'One extraordinary Calgarian': Normie Kwong's life captured in Heritage Minutes film

Calgarian’s young struggles and championship football efforts the focus of 60-second ride

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Norman Kwong’s 86 years on Earth were filled with many moments of love, success and celebration.

Far too many, really, to jam into a 60-second vignette.

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But Historica Canada did its best to do the Calgarian’s life justice with the production of one of its iconic Heritage Minutes — the short film to be released on YouTube early Tuesday.

“It’s the telling of a very Alberta story,” said former Calgary mayor Naheed Nenshi, board member of Historica Canada. “Norman Kwong — one extraordinary Calgarian, Albertan … community leader, builder, hero.

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“And I’m so excited that we have the opportunity to tell the story of someone whose parents came here — in spite of the ‘head tax’ — and struggled,” continued Nenshi. “I love that we are capturing this story in this iconic Canadian fashion.”

Funded by the Canadian Race Relations Foundation and First National Financial, the minute-long look-back at the life of Kwong centres on his trials facing racism growing up in the city, the compassion and support of his parents, who owned Riverside Cash & Carry, and his efforts in running to two touchdowns to help his Canadian Football League team win the 1955 Grey Cup.

It’s a poignant snap-shot of the man who became the first Chinese Canadian professional football player, a four-time Grey Cup king-pin — winning the CFL championship with both the Calgary Stampeders and the Edmonton Eskimos — and Alberta’s 16th lieutenant governor — the first of Chinese heritage — from 2005-10.

“We’re very humbled,” said Kwong’s son Greg, who was joined by about a dozen family members for the launch of the Heritage Minutes film Monday night at the Calgary Chinese Cultural Centre. “I mean … at the very least, this doesn’t happen every day. So we’re a bit shocked.

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“I was amazed after we were contracted about a year ago for our permission on this, and it was amazing how much research they did. They asked a bunch of questions, asked for pictures and asked for a lot of the background and anecdotal information, and then they went away for like eight months. And we wondered, ‘Are they still gonna do this?’”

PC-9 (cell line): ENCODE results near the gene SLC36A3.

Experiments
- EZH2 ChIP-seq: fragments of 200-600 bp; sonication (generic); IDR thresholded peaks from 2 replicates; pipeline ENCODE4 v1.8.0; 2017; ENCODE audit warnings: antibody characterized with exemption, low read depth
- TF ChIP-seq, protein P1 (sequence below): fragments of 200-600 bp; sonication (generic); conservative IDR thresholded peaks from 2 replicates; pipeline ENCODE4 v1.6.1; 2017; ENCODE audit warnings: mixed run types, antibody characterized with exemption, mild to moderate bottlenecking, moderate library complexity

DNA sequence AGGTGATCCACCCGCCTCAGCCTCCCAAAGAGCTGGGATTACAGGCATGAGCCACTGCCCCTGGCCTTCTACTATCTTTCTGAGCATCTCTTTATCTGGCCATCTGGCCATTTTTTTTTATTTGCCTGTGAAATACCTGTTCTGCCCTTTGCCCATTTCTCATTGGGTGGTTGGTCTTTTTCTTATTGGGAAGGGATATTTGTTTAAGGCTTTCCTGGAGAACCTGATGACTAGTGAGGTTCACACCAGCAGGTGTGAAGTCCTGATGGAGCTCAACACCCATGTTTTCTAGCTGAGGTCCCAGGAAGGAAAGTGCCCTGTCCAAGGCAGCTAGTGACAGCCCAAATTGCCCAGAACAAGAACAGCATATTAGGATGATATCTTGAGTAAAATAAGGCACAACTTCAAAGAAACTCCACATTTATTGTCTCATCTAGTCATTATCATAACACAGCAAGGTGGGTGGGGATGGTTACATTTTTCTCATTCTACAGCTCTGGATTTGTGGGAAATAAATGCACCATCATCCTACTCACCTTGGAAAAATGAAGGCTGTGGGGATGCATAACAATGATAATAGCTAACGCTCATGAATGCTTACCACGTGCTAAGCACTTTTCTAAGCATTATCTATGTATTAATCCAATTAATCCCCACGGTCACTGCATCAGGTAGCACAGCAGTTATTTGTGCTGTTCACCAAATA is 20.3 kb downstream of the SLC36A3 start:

With the help of the family, Historica Canada did just that.

And the final cut was met with deserving praise during Monday’s launch, which was attended by many city officials, including Mayor Jyoti Gondek.

“They hit it on the nose,” said Greg, speaking on behalf of Kwong brothers Marty, Brad and Randy and their families. “It was a good, collaborative effort, but they did all the work — they assembled everything. We just gave them all the information.

“My brother, Randy, and I had a chance to actually go and watch some of the production and some of the filming,” continued Greg. “And … yeah … I was brought to tears in a couple of scenes. It was like seeing your dad at 18 years old. Very strange.”

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Actor Patrick Kwok-Choon, known for his role in the ‘Star Trek: Discovery’ television series, played the young Kwong in the project.

“Definitely challenging for the first day, because it wasn’t sure what I was in for,” Kwok-Choon said. “Especially because we were playing with actual ex-CFL, college, high school and pro football players. And … yeah … I got tossed around a little bit, and it was amazing.

“By the end of the eight-hour day, not only I but even the CFL players there were beat. I went to bed in my hotel at three o’clock in the afternoon, and I only woke up at about 10 a.m.”

The recreation was filmed primarily in the community of Ramsay and at Shouldice Athletic Park

The film is co-produced by Brent Kawchuck and Michelle Wong of Calgary’s Danny Rocket Productions and directed by Yung Chang, of This Is Not a Movie fame.

“Yung and I hadn’t heard about Normie Kwong, maybe because we’re East Coasters,” Kwok-Choon said. “But the more I did research on this part, the more I was blown away by what he accomplished. First Chinese Canadian CFL player, he won several championships, moved on to become owner of the Calgary Flames and then gave back to his community after that — and being lieutenant governor, as well.

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“Of course, he came from humble beginnings and faced such a great amount of adversity — an onslaught of racism growing up. And he pushed through it and made something of himself. I think it’s fantastic. I think it’s great that we’re paying tribute to his life with this Heritage Minutes film. And I’m so thankful that other Asian Canadians and other people of colour can see this representation.”

Kwong was inducted into the Canadian Football Hall of Fame in 1969 and — with 73 — remains Edmonton’s all-time leader in rushing touchdowns.

The dynamic Calgarian was also named to the Order of Canada in 1998.

“My dad passed away in 2016,” added Greg. “Other than the odd call from a reporter or a story on the Edmonton Elks, we thought he kind of faded into anonymity. And then you get a call like this, and it’s like, ‘Wow, people still remember him.’

“To us, he was just a good father — that’s all we saw. He’s the one that said, ‘Stay in your lane.’”

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